Skip to content

‘Random’ — The Boat Sailed by the Godfather of Richmond Yacht Club

If you sail the waves of San Francisco Bay, there’s a sassy, sturdy little wooden boat with a memorable light-green deck top that’s probably caught your attention. This is Hurricane class Random, and for more than 70 years, she’s been under the eye of the Clausen family: first father Bert, then son Kers, today a resident of Brickyard Cove in Richmond. Bert is regarded as the godfather of Richmond Yacht Club (he was club commodore 1961 to ’62). Having negotiated the purchase of the land, he also served as the designer for both the harbor and the yacht club. He developed Brickyard Cove, which today has more than 100 homes, a marina and several commercial buildings. That said, it’s natural that Random (hull #7) is the flagship vessel for Richmond Yacht Club.

saling vessel Random at dock
Random‘s green decks are certainly among her sassy signatures.
© 2024 John 'Woody' Skoriak

In 1949, Random‘s keel was laid and the hull constructed at the Nunes Brothers yard in Sausalito. Continuing buildout at Nunes, Bert focused on deck, spars and interior; carpentry was completed by Karl Peach. Despite having been only 5 years of age at the time, Kers remembers playing alongside his father almost every weekend. Random hit the water in 1955 and quickly started to accrue race wins and family happiness. She’s achieved podium status at club events, YRA ocean races and the annual Master Mariners Benevolent Association regatta; for the latter, often sweeping past competitors to claim wins. In the 1960s, Hurricane one-design starts would draw eight to 10 to the line. The competition was stiffest among Gandy, Haven and Random (carrying crew Bert and Kers Clausen, Milt Morrison and Ralph Rhoda, plus one more). A standout moment mentioned by Kers was the 1960 Lipton Cup, where a fake tack from second tripped up lead boat Gandy and put Random over the line to gold. A second notable ride comes to mind — and you can feel that wash of water and push of pressure from astern as Kers describes it — a 1965 downwind return to the Bay while competing in OYRA Lightship. “Back then, there was no vang or cunningham. Sail controls had to be done on deck while at the mast. We almost always carried a spinnaker, but that day may have been different. I recall plenty of wind, getting tossed about in major waves, and losing the aft hatch cover,” he says. “Random clocks six knots in good breeze. This boat has no reef points; she’s built for surly Bay conditions.”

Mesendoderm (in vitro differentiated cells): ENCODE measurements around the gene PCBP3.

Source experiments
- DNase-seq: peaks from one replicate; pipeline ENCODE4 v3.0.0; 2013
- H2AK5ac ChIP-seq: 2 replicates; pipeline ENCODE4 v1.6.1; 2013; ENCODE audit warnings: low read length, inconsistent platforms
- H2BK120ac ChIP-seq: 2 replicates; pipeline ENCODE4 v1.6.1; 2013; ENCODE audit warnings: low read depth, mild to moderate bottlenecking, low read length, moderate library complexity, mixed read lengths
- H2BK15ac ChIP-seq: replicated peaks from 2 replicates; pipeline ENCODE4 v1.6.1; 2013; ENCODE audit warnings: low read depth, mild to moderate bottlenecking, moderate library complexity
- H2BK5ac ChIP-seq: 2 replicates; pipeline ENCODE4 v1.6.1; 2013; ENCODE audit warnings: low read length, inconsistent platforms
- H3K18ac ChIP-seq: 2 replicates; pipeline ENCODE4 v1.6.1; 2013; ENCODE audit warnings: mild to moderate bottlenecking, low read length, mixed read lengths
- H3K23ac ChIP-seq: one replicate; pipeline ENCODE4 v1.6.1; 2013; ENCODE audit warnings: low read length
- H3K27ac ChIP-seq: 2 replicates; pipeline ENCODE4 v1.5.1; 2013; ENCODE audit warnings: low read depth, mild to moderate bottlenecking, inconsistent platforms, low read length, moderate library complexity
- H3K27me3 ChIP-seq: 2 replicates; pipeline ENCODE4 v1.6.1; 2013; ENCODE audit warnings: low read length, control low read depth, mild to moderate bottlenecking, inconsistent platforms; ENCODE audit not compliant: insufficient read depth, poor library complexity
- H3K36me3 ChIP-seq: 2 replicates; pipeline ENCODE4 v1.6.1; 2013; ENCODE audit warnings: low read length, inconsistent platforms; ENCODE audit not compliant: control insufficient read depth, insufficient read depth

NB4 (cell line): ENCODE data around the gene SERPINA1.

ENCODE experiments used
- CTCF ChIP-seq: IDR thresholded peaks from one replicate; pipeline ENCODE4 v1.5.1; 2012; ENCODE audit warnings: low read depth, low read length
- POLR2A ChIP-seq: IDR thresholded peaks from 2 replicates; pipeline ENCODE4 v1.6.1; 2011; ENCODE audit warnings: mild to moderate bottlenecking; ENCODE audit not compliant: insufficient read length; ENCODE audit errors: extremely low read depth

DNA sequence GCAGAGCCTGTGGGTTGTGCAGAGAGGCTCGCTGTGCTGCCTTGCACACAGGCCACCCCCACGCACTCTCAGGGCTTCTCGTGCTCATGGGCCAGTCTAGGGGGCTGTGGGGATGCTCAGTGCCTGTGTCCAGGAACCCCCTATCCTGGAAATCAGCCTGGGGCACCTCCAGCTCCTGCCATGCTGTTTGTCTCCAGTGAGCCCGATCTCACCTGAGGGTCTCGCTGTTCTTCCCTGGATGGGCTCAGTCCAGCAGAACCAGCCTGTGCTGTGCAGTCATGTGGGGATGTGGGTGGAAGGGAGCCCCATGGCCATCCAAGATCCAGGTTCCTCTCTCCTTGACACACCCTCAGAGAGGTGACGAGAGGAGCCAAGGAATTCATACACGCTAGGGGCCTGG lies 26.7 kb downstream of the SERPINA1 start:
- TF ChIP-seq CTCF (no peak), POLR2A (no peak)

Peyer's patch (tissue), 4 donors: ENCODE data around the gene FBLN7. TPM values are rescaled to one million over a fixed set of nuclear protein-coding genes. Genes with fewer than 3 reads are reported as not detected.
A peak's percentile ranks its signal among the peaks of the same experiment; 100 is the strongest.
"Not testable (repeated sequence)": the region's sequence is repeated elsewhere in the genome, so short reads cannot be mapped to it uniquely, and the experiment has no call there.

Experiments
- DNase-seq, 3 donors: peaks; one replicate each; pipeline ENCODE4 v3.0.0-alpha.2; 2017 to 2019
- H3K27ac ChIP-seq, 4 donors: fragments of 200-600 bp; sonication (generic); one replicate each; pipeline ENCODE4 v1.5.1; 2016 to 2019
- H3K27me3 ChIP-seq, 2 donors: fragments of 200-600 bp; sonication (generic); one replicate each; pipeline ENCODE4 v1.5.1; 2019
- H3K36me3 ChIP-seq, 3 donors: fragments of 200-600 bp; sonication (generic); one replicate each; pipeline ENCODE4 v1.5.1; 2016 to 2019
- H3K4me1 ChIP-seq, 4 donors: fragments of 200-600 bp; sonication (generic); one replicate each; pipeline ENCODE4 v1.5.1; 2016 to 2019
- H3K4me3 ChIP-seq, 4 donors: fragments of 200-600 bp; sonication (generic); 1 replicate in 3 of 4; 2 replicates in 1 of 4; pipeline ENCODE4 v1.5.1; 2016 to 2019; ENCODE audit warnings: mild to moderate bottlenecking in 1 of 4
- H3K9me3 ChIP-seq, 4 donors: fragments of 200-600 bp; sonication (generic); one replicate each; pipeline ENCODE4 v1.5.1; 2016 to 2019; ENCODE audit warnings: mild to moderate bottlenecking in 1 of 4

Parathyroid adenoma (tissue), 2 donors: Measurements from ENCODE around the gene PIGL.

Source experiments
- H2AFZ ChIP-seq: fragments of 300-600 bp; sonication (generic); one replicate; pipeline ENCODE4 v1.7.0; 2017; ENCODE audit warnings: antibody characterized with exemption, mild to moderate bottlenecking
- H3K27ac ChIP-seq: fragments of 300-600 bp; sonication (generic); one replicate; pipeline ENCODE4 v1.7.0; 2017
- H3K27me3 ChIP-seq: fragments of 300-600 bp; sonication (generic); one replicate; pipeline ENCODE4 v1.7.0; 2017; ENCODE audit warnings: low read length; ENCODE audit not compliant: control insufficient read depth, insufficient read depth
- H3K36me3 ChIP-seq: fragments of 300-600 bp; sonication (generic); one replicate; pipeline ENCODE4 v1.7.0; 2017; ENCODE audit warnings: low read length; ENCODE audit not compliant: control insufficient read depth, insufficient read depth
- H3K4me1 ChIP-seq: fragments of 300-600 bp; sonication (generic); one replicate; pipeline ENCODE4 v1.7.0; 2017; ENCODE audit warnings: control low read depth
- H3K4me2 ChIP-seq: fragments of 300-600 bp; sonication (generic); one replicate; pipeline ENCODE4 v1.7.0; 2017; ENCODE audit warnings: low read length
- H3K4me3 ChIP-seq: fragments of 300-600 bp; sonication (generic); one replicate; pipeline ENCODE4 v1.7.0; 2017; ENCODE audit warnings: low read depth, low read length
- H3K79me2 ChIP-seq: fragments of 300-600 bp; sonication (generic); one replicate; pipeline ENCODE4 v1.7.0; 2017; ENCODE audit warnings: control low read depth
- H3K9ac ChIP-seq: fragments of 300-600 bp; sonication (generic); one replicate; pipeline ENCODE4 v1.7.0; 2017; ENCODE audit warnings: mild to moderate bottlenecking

Random on the water.
© 2024 John 'Woody' Skoriak

Continue reading in the February issue.

Leave a Comment